Pet Connections

How Sweet It Isn’t – Diabetes in Cats and Dogs

As you probably already know, diabetes has something to do with blood glucose (a sugar) and insulin. After we eat and food is digested, the glucose and other nutrients enter the bloodstream to be delivered to our cells. Cells need energy to survive and perform their various functions. These nutrients also provide building blocks for the manufacture of proteins, lipids, and carbohydrates that the body needs. The major source of energy for cells is glucose, but it is too big to enter cells without help from glucose transporters. Here’s where insulin comes in. Insulin binds to a receptor on the cell membrane, triggering the glucose transporters to move into place. So, for everything to work properly, we need insulin along with enough functional receptors that trigger enough glucose transport proteins to be placed in the cell membrane.

When things go wrong with any of these, diabetes mellitus results. Type I diabetes is caused by a lack of insulin being secreted by the pancreas. Like in people with type I diabetes, it is probably caused by the immune system attacking the cells that make the insulin. Dogs get this type. Type II diabetes results from a decreased response to insulin, usually due to fewer insulin receptors. The vast majority of diabetic cats have this type. Regardless of the type, diabetes prevents the glucose from being used as energy, leaving the cells to find alternative sources. These sources are fats and proteins.

Fats and proteins can be used in the short term, but the buildup of acidic compounds, called ketone bodies, occurs over time. If diabetes remains undiagnosed and untreated, diabetic ketoacidosis (DKA) can result. Dogs and cats in DKA present with lethargy, anorexia, vomiting, weakness, and gait abnormalities due to the acid buildup and associated electrolyte imbalances. Although all the body’s cells suffer from these changes, the most concerning is when muscle cells in the heart or blood vessels do not perform properly. If blood pressure drops too low, oxygen cannot be delivered, and all the organs will fail.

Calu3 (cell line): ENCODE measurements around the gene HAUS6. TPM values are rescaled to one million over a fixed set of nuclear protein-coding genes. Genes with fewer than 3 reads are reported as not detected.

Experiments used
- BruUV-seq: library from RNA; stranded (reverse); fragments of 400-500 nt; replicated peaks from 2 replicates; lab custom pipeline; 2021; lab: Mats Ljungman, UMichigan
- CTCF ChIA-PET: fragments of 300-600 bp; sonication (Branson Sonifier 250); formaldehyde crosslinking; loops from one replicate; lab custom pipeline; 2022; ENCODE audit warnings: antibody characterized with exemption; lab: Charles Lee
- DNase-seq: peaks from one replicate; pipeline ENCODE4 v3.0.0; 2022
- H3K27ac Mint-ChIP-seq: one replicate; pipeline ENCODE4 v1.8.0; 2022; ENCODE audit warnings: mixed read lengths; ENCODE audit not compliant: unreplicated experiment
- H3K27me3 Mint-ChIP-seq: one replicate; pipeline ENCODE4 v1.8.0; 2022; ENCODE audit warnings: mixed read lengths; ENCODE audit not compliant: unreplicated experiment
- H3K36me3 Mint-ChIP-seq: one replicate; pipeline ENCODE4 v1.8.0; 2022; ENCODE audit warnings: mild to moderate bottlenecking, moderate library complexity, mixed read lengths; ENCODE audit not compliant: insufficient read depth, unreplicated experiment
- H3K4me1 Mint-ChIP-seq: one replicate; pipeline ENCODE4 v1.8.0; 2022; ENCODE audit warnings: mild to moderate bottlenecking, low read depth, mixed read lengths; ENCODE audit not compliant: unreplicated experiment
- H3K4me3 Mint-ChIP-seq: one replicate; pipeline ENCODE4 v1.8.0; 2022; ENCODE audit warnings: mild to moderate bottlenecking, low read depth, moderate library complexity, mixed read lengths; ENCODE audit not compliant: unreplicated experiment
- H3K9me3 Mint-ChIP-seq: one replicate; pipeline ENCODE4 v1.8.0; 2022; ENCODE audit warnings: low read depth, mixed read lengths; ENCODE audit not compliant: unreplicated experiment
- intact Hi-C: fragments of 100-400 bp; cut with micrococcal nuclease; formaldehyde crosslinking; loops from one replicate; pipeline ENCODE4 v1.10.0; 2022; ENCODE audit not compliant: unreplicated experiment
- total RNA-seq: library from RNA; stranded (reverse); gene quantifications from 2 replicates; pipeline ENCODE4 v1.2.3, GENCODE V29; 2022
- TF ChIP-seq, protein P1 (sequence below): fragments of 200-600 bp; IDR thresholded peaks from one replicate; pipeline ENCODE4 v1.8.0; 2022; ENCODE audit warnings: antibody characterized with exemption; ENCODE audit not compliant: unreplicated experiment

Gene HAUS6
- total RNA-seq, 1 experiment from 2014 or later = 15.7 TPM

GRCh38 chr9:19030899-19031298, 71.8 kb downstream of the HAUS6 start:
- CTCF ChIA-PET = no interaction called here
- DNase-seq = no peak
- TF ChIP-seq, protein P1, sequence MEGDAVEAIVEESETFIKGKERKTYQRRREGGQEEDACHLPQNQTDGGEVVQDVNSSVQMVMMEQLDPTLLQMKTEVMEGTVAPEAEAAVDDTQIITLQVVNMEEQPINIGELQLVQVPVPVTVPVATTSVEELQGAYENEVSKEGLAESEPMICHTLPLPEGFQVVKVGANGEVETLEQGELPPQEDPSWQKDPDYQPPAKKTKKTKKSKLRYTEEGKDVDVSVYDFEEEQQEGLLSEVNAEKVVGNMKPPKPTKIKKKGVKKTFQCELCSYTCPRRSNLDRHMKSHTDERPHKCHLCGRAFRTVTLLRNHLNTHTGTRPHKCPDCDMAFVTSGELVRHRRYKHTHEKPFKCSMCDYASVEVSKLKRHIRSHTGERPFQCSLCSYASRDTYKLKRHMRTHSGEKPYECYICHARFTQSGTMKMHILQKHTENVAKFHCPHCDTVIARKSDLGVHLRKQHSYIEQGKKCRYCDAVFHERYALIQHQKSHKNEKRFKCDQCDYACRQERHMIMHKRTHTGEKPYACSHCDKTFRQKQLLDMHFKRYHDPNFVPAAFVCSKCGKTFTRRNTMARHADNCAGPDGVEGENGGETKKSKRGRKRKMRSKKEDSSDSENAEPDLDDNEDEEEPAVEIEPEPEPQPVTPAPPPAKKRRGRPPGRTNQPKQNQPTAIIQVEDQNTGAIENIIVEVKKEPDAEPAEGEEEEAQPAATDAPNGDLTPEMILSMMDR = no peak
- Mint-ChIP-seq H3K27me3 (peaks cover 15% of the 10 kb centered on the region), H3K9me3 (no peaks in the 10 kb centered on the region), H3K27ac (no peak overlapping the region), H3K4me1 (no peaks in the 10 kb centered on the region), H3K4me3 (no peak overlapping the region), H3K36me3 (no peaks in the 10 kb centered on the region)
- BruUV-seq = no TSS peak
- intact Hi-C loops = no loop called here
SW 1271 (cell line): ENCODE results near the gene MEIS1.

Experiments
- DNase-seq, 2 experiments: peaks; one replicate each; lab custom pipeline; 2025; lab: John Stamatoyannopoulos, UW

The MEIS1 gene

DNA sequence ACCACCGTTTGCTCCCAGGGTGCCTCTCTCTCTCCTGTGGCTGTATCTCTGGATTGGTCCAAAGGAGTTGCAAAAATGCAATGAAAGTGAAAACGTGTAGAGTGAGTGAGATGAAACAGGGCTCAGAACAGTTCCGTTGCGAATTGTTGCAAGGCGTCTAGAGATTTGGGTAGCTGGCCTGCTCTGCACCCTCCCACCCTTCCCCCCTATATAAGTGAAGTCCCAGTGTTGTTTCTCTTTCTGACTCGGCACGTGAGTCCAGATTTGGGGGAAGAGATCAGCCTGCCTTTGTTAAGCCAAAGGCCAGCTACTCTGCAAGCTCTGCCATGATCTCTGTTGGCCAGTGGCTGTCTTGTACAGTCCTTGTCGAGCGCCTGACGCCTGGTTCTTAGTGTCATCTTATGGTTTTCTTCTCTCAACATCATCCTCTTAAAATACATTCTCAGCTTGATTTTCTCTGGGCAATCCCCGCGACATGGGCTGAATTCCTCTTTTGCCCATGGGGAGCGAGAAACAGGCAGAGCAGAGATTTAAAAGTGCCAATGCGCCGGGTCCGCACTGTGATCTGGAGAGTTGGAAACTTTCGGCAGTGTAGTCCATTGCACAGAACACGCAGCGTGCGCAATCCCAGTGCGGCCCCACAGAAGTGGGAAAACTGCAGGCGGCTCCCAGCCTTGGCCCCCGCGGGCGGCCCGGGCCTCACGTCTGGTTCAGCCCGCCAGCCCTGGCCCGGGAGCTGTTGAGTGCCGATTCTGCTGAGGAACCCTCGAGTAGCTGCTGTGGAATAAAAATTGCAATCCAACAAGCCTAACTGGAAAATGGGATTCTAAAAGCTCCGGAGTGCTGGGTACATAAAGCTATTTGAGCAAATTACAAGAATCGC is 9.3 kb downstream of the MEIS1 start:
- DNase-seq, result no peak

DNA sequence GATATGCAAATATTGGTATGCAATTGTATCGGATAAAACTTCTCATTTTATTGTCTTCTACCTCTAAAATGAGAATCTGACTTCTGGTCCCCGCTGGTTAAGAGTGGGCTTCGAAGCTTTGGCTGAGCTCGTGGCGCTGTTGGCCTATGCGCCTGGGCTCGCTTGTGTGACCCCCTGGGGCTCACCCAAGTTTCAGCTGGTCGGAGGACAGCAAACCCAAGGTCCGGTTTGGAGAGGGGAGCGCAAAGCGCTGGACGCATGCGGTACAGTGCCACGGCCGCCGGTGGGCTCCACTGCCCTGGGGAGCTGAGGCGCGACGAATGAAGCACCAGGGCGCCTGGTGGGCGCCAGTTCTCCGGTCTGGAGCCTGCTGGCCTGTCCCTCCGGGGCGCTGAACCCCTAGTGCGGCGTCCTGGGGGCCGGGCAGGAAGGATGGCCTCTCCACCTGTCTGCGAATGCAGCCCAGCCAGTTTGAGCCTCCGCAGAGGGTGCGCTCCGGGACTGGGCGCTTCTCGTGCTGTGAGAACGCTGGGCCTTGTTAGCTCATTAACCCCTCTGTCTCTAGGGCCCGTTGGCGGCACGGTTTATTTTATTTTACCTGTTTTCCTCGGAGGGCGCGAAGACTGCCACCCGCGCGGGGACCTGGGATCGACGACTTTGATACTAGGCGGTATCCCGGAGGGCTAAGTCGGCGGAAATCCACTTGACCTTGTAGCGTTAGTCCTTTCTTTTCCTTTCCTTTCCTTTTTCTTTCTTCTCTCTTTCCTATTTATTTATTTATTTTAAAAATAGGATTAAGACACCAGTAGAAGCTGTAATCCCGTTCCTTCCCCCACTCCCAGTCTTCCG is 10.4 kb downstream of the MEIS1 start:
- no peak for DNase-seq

The good news is that proper diagnosis and treatment of diabetes can prevent DKA. If you have a pet who is eating, drinking, and urinating more as well as losing weight, diabetes should be a concern. Because diabetes prevents cells from using glucose, this important energy source goes out with the urine. Consequently, animals with diabetes will lose weight and have a ravenous appetite. Diabetics also urinate large volumes because the glucose in the urine takes water out with it. Loss of too much water causes more thirst and, hence, increased drinking. Nerves may also be affected, and some diabetic cats walk “flatfooted” due to neuropathy.

Bloodwork and a urinalysis will be necessary to make the diagnosis of diabetes. As expected, we are looking for a high blood glucose as well as glucose in the urine. Sometime blood fructosamine is measured to assess the average blood glucose levels from the past week or so. Once we know a pet is diabetic, treatment and follow-up monitoring can begin. Most diabetic animals will be treated with insulin injections. Diet changes are often recommended as well. This is especially important with cats, since a lower carbohydrate diet (often an all-canned food diet), can make a difference in their response to therapy. Cats can even go into remission for periods of time and not need insulin. This is why monitoring is so important. 

Monitoring a diabetic pet’s appetite, approximate water consumption/urine output, and weight are all very important. Weight stabilizes and eating, drinking, and urine output all decrease as diabetes becomes controlled. Periodic blood glucose levels are also important to monitor, but we have to remember that stress will falsely elevate our results, especially in cats. We get around this by having the pet parent monitor the blood glucose at home by pricking the tip of the ear (like a human pricks a finger). If we need frequent readings on diabetic cats, we apply a device that monitors the glucose with the use of a cell phone, just like in people! This greatly reduces the stress and gives us good data, so we know how to adjust the insulin amounts.

I have had many feline patients on insulin for many years. For both dogs and cats, our goal is to keep the clinical signs of diabetes controlled while being careful to prevent hypoglycemia. Even if giving injections seems scary, I have always been successful in teaching people how to administer them. Even my mother who never even picked up a cat before I started taking in strays, became an expert insulin injector. Just putting down a plate of yummy, canned food was typically enough of a distractor, and Tiger didn’t even know he got a shot. So don’t fret if you find out your furry family member has diabetes. A little insulin and some tasty food go a long way.


December 14, 2023
December 14, 2023